I don’t want to meet him again

Let me introduce before you Mr. Ronak (his name itself is weird, isn’t it?), better known as ‘padaakoo’ in my close circle of friends. There is practically nothing under the sun or above it which Mr. Ronak has no idea about. If you go to him asking help for a seminar, he would snatch your notes as if those were his own property you had run away with and keep you hanging up for a good length of time teaching you how ignorant you are on the topic. If you want me on my knees begging for mercy, ask Mr. Ronak to give me a lecture on ‘black holes’, or let him visit my home with an idea for an essay when I am planning to go for fishing. I feared him so much that whenever I saw him coming towards me from the other end of the lane, I immediately crossed the road. The most horrible fact is that he is my classmate.

I remember our first class in Physics. Our Physics teacher was enthusiastically explaining the properties of light, Corpuscular Theory and so forth( I was too busy to listen because I was having a good look at the girls sitting in the front row). “The velocity of light is approximately three hundred million metres per second”, she said.

“Two hundred ninety nine million, seven hundred ninetytwo thousand,four hundred and fifty eight as estimated by Michaelson’s method”,Ronak interrupted.

” You are right”, Ms. Physics (let us call her so) said dryly and continued her tale on Corpuscular Theory ( I was half asleep by then). “Long back Issac Newton had said-”

” In 1675, exactly”, it was Ronak again. We all stopped writing notes and gazed at him. He was beaming with pride. Ms. Physics turned red. She opened her mouth and closed again, showing a set of pearly white teeth (false teeth, I doubt) without uttering a word.She continued the class, keeping her eyebrows knitted. Occasionally, she asked a few questions, all aiming Ronak, but he was too intelligent to be outsmarted.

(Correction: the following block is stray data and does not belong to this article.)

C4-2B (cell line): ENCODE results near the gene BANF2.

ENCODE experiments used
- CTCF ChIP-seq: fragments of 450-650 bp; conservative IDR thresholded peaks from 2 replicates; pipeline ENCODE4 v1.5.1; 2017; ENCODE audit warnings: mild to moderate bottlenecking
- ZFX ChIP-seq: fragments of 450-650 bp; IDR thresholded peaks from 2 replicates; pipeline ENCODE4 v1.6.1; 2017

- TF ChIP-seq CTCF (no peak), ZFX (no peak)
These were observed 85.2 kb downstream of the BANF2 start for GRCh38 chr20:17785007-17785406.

Ms.Physics turned our attention to Electromagnetic Theory(Now I was admiring the beauty of Mother Nature). Without any provocation, Ronak stood up and said,”Proposed by Maxwell, in 1873″.

This time,Ms. Physics burned with rage, surpassing red and becoming maroon. “Well, if you are thorough with the subject, why don’t you handle the class yourself?”, she asked him with a bit of sarcasm in her tone.

Ronak rose. He proudly stood near the blackboard and lifted a chalk piece. He explained all those stupid theories one by one giving accurate facts and figures. We listened,in a horrific sort of silence,wondering what Ms.Physics would do next. Fortunately, the bell rang soon and Ms. Physics left the class, keeping her lips pursed.

Day after day, his actions became more annoying.Whenever Ms. Physics or any other teacher explained something, he dramatically stood up and corrected the errors or simply added more details. He would submit his projects far ahead of time, and would win every quiz he had participated. He would work tirelessly in the lab checking and rechecking results. He even had written a letter to the publishers pointing out the errors in our Physics textbook. Anyone who stepped on the stray electric wires in his room and did not come out trembling, with spiny hair, blackened face and a permanently surprised look were far too exceptional.None of us fools could match his caliber. We feared the idea of being his partner in the chemistry lab because he made his partner repeat the experiments until he turned up with the correct value accurate to three significant figures (Moreover, it stinks!!!,hydrogen sulfide smells much better).